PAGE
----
Mary Poppins is apparently no longer ‘suitable for all’.

The Disney classic starring Julie Andrews and Dick Van Dyke first aired in December 1964 and is quickly approaching its 60th anniversary.

To mark the occasion, Mary Poppins is being rereleased in UK cinemas next month. With this in mind, the British Board of Film Classification (BBFC) recently deliberated over the film’s certification.

Originally a ‘U’, the BBFC has since changed it.

U-rated movies are supposed to be ‘suitable for all’, but now the BBFC has changed Mary Poppins to be a PG in the UK (meaning parental guidance) as it has deemed some scenes in the movie as being potentially unsuitable for small children.

The change comes in light of the film’s ‘discriminatory language’.

A BBFC spokesperson explained to UNILAD it was the movie’s use of the discriminatory term ‘hottentots’ that it has found issue with.

The phrase dates back to the 17th century and was used by white people who were referring to the Khoikhoi – the first pastoralists in Southern Africa – and is now seen as offensive.

Admiral Boom uses to the slur twice in the film, which no one in Mary Poppins condemns him for.

Dick Van Dyke and Julie Andrews in Mary Poppins. Credits: Donaldson Collection/Getty Images
Dick Van Dyke and Julie Andrews in Mary Poppins. Credits: Donaldson Collection/Getty Images

In a statement to UNILAD, a BBFC spokesperson said: “We originally classified Mary Poppins U on its release in 1964, and again in 2013 for a theatrical re-release. Most recently, the film was resubmitted to us in February 2024 for another theatrical re-release, and we reclassified it PG for discriminatory language.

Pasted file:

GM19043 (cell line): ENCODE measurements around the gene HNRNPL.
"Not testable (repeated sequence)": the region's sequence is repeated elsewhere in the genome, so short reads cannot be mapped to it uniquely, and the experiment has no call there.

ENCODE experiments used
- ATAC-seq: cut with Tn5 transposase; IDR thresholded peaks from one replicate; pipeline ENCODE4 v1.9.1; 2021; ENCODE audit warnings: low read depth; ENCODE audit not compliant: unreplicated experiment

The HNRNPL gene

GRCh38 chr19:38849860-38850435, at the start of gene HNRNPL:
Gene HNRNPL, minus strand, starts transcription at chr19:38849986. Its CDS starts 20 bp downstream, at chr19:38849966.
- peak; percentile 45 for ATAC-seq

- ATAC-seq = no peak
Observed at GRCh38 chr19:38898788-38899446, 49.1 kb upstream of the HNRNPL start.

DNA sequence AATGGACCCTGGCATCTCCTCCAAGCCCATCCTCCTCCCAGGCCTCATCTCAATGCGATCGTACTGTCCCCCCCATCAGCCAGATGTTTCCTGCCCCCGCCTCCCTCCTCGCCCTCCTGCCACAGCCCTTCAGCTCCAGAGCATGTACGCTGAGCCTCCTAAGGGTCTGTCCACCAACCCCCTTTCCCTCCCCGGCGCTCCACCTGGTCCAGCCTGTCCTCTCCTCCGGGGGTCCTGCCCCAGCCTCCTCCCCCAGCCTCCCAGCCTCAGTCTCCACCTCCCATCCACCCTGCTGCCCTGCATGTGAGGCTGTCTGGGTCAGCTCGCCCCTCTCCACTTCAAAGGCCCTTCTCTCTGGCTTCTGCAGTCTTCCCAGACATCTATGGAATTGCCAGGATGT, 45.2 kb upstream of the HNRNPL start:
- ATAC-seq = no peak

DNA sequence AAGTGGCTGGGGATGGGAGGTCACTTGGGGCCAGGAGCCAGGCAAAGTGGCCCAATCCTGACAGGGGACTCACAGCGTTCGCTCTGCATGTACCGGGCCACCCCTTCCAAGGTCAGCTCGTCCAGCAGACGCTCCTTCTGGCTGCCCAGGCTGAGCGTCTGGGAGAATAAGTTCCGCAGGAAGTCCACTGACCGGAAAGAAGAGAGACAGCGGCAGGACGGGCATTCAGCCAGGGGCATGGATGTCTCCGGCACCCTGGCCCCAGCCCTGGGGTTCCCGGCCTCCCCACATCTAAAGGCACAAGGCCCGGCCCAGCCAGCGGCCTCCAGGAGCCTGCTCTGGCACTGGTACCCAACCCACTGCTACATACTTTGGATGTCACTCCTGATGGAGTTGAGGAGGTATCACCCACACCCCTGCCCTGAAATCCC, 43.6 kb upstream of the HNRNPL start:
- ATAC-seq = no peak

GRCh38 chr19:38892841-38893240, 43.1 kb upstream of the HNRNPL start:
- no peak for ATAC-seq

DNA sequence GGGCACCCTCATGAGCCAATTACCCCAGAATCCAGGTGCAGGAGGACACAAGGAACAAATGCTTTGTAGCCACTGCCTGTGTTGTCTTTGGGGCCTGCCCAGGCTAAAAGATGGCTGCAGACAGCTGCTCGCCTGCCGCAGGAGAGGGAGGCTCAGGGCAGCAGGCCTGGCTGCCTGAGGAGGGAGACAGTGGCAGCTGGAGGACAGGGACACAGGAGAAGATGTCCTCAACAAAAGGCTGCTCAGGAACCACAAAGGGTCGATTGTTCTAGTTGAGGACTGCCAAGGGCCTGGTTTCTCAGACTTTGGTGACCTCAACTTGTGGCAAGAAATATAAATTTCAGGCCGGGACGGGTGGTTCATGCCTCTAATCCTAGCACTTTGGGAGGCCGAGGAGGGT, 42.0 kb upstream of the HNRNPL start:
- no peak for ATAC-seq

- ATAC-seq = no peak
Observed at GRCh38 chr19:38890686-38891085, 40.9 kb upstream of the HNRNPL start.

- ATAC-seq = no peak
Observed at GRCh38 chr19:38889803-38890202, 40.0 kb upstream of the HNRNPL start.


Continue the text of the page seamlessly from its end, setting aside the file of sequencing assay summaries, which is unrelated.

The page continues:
Mary Poppins includes two uses of the discriminatory term ‘hottentots’. While Mary Poppins has a historical context, the use of discriminatory language is not condemned, and ultimately exceeds our guidelines for acceptable language at U.

“We therefore classified the film PG for discriminatory language.

“We understand from our racism and discrimination research, and recent classification guidelines research, that a key concern for people, parents in particular, is the potential to expose children to discriminatory language or behaviour which they may find distressing or repeat without realising the potential offence.

“Some language or behaviours are therefore not permitted at U or PG in any circumstance, or are wholly dependent on context. Content with immediate and clear condemnation is more likely to receive a lower rating.”

People have since taken to social media to share their thoughts on the change, with some labelling it as ‘ridiculous’.

Mary Poppins is trending because in 2024 it’s been decided film should be changed from U to PG rating,” someone wrote on X.

“Imagine being the person that thinks Mary Poppins needs parental guidance to be seen. Getting ridiculous so many bigger issues in media that really are affecting childhoods.”
Some people have criticized the change. Credits: X
Some people have criticized the change. Credits: X

Another said: “Pathetic! We are helping children become afraid of their own shadows – the complete opposite to building resilience.”

“The most ridiculous thing I have ever heard,” added a third.

But others didn’t see an issue with the new certification.

One person wrote: “Don’t really think a change from U to PG is that catastrophic.”

“Social standards change. This is normal,” added another.

A different person penned: “There are more things to get angry about in the world than Mary Poppins having the rating changed from ‘U’ to ‘PG’.”

Mary Poppins will return to select UK cinemas on March 29.

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